Glucose and a sodium ion (which is along the concentration gradient) are transported inside of the cells of the lumen (of the GI tract). The sodium ions are sent out of the cell AGAINST the concentration gradient so more glucose may be transported into the cell. The pump brings in K+ ions and out Na+ ions


How is active transport of K+/Na+ related to ATP hydrolysis?

ATPase breaks down ATP, where phosphorylation causes changes in ion affinity that allow transport against gradients. 3 NA+ for every 2 K+, which creates a charge (potential difference)


What is the difference between configuration and conformation?

Configuration - Change in covalent bonds to rearrange molecule

Conformation - Change in 3D structure (does not require energy to change)


How does the Na+/K+ ATPase pump function?

Na+ ions bind to the inside of the pump, which triggers ATP to phosphorylate to ADP. This triggers the other end of the pump to face (open up) outside the cell. IT loses its affinity for NA+ ions and they are released. The new conformation (E2) causes an affinity for K+ ions, which come in from outside the cell and trigger hydrolysis in the cell (phosphate released). IT is now once again in closed conformation (E1) and K+ is released into the cytoplasm


The NA+/K+ ATPase pump is referred to as a _____ type pump. Why is it called this?

P-type pump, named for "phosphorylation"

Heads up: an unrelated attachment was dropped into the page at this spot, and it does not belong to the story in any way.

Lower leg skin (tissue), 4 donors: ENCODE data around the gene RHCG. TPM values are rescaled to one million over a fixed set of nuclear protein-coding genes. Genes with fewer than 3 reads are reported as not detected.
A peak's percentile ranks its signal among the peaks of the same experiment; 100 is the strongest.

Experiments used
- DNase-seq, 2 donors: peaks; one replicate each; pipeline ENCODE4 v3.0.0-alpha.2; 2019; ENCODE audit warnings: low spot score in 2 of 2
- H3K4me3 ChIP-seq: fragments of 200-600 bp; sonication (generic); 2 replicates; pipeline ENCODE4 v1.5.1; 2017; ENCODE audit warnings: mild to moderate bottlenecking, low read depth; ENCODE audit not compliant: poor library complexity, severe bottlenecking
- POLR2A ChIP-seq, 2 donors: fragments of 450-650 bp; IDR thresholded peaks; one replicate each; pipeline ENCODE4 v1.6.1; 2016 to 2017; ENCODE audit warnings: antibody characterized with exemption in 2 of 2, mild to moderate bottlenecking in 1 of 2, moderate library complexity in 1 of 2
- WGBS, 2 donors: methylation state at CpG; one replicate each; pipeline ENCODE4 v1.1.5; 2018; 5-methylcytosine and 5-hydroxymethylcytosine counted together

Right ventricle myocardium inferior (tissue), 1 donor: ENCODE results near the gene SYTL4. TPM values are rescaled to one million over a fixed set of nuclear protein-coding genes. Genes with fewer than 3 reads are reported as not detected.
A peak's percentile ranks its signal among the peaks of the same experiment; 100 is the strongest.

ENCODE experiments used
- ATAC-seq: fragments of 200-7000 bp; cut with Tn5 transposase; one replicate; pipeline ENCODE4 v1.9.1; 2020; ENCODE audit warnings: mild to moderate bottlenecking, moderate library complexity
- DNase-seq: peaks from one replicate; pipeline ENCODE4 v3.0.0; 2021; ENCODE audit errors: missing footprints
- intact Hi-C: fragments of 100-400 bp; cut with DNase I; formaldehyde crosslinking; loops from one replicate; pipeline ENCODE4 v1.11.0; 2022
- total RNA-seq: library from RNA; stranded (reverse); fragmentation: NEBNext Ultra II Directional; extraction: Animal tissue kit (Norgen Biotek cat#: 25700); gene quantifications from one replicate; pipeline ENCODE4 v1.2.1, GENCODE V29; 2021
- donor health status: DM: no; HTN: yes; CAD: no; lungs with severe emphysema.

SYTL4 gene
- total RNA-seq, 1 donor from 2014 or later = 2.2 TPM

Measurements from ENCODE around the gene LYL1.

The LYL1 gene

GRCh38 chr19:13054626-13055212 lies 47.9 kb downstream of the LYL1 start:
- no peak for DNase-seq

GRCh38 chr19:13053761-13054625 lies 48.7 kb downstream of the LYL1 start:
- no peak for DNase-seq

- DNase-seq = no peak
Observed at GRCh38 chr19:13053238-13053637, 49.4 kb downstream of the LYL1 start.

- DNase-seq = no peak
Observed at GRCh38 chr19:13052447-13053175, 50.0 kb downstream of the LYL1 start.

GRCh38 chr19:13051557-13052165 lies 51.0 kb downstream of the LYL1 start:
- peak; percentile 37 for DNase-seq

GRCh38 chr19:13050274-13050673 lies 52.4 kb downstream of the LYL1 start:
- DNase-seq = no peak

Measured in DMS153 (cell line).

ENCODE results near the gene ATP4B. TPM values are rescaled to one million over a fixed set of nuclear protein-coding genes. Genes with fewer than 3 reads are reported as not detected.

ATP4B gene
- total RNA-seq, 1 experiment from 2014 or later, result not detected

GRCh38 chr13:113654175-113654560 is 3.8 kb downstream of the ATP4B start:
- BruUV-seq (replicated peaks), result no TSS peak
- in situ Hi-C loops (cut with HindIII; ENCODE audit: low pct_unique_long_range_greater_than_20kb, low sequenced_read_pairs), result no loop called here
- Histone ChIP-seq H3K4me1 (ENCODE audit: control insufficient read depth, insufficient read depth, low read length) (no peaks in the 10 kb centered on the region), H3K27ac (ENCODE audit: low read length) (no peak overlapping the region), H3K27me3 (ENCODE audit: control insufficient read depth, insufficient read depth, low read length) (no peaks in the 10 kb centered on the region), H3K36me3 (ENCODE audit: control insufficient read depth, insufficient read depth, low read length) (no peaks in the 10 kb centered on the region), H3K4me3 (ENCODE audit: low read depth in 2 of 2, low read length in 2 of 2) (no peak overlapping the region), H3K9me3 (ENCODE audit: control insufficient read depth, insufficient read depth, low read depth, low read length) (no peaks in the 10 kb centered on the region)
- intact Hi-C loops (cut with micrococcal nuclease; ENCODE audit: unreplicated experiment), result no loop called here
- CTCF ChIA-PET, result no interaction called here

How do V-type pumps differ from P type pumps?

V (vacuolar) type pumps use ATP but there is no phosphorylation during pumping


Describe ABC transporters

ATP-binding cassette transporters have regulatory ATP binding sites


H+ pumps are also known as ____

Proton pumps


How does Zantac prevent acid reflux?

Binds to histamine receptor on parietal cells of stomach, preventing the proton pump from releasing acid


How does the archaebacterial protein bacteriorhodopsin function?

Absorbs light energy to transport protons out of the cell (gradient used to make ATP)


Neurons: What kind of membranes do Schwann cells have?

High lipid to protein ratio - more hydrophobic, more insulation


____ are specialized cells for information transmission using changes in membrane potentias



Describe briefly the parts of the neuron

Dendrite - recieves information Cell body with nucleus Axon - long extension for conducting outgoing impulses Myelin-sheath - wraps around cell


_____ is the membrane potential of a nerve or muscle cell

Resting potential


What is responsible for resting potential of a nerve?

K+ gradients maintained by Na+/K+-ATP-ase


____ is used to calculate the voltage equivalent of the concentration gradients for specific ions.

Nernst equation


The resting membrane potential for K+ ions is near ______ and for Na+ ions is near _____

K+ - negative Nenrst potential Na+ - positive Nernst potential


When Na+ channels open, the membrane of nerve cells are _____, triggering _____

Depolarized, triggering the action potential (AP)